In honor of Clint Eastwood’s 80th birthday this month, I’d like to take a look at some of his films which–at least upon first release–flied a bit under audiences’ radar. Full disclosure: This is actually an update on an earlier post I wrote which included other actors’ overlooked efforts as well. Nevertheless, here are five of Clint’s “lesser” works still well worth viewing:
The Beguiled (1971)
WHO (else): Geraldine Page, Elizabeth Hartman
WHAT: A Southern girls’ school idyllic, if not anachronistic, existence is shattered by the arrival wounded Union soldier Eastwood, who’s been given refuge.
WHY: Released in the same year as Dirty Harry and Play Misty for Me, the film was perhaps destined to be overlooked. Even so, it confounded critics and moviegoers alike with many unpleasant scenes and its ending outraged even its own studio boss. Pay no attention. This slightly surreal gothic tale keeps viewers off balance, ever questioning the characters’ motives and intentions.
Kelly’s Heroes (1970)
WHO (else): Telly Savalas, Donald Sutherland, Don Rickles, Carroll O’Connor, Gavin MacLeod
WHAT: The mission isn’t a man; its 14,000 gold bars in a bank vault behind enemy lines during World War II. Private Kelly, along with his disillusioned, scruffy band of brothers, decides to pay a visit to make a withdrawal.
WHY: It’s not so much the plot as it is the cast who seem to be genuinely enjoying themselves. This may have started out as a star vehicle for Eastwood, but it’s quickly evident that the rest of the ensemble gets away with a hilarious hijacking. The characters Oddball, Big Joe, Crapgame, Moriarty and General Colt constantly toss off one-liners and are a hoot to watch.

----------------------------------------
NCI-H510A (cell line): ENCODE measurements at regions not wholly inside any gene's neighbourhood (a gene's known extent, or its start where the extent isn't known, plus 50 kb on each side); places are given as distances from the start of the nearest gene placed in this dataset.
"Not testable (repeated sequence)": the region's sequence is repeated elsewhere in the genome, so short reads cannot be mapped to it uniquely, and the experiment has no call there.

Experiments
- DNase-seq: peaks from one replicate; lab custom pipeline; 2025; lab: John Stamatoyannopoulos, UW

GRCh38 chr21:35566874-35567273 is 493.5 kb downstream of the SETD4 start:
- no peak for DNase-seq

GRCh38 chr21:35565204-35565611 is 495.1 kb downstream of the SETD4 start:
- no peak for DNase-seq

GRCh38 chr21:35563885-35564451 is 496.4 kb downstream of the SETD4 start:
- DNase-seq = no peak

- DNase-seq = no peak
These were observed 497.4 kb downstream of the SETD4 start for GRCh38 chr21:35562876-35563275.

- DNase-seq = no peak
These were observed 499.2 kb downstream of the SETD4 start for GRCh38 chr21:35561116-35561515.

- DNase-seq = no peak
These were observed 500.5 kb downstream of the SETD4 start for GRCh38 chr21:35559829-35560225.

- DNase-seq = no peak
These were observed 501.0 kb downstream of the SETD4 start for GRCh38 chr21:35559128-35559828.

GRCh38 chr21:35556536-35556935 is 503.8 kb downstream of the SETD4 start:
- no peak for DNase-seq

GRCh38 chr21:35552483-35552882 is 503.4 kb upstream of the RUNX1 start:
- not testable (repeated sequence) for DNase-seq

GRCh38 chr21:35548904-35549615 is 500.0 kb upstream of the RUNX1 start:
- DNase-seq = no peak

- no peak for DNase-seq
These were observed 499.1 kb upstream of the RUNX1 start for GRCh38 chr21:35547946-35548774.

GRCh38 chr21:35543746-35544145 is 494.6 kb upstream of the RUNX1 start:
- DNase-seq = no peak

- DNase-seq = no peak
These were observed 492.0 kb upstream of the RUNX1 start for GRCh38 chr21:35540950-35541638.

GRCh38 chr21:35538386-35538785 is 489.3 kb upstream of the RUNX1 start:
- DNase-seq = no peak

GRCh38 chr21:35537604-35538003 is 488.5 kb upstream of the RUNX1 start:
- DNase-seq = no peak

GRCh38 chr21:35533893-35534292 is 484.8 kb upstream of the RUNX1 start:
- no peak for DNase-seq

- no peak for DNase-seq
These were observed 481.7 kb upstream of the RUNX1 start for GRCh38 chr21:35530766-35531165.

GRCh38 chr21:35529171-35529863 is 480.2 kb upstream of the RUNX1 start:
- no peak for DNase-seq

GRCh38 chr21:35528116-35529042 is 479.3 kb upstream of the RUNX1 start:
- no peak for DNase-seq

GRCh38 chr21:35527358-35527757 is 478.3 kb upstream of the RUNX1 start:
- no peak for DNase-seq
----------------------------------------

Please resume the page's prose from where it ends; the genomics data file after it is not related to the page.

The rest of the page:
A Perfect World (1993)
WHO (else): Kevin Costner, Laura Dern
WHAT: This Eastwood-directed tale has escaped prisoner Costner kidnapping a young boy and then going on the lam, staying one step ahead of Texas Ranger Eastwood and criminologist Dern.
WHY: Costner’s convict “ain’t a good man…ain’t the worst neither.” He’s been dealt a bad hand in life but doesn’t wallow in pity. Costner shares a kinship with his young new companion/victim, and tries to impart what he’s learned from his hard-bitten life upon the boy. Damaged relationships, conflicted feelings, misguided decisions, and unanswered questions are all part of this imperfect world.
Thunderbolt and Lightfoot (1974)
WHO (else): Jeff Bridges, George Kennedy
WHAT: Years after pulling a heist where the money went missing, Eastwood and Kennedy are convinced by young turk Bridges that second time’s the charm. And it is…until a botched getaway leads to a downward spiral of tragedy.
WHY: Happy-go-lucky Bridges breathing life into the cautionary phrase “be careful what you wish for.”
WHO (else): Geneviève Bujold, Dan Hedaya, Alison Eastwood
WHAT: A serial killer is preying on prostitutes in New Orleans’ red light district. A divorced, loving father-of-two detective is assigned the case. But the cop also has an affinity for the seedier side of life—one that which eerily compares to the killer’s kinky tastes. Coincidence?
WHY: Eastwood takes a walk on the wild side. Unlike his macho self-assured characters (Man with No Name, Harry Callahan, Philo Beddoe, etc), in Tightrope Clint plays a flawed man put in the uncompromising position of investigating (and dealing with) his own unsavory proclivities.
Cast your vote in our Movie Poll: Who’s Your Favorite Clint Eastwood Cowboy?
Which Clint Eastwood character is more iconic, the Man with No Name or “Dirty” Harry Callahan? MovieFanFare looks at the case for each here.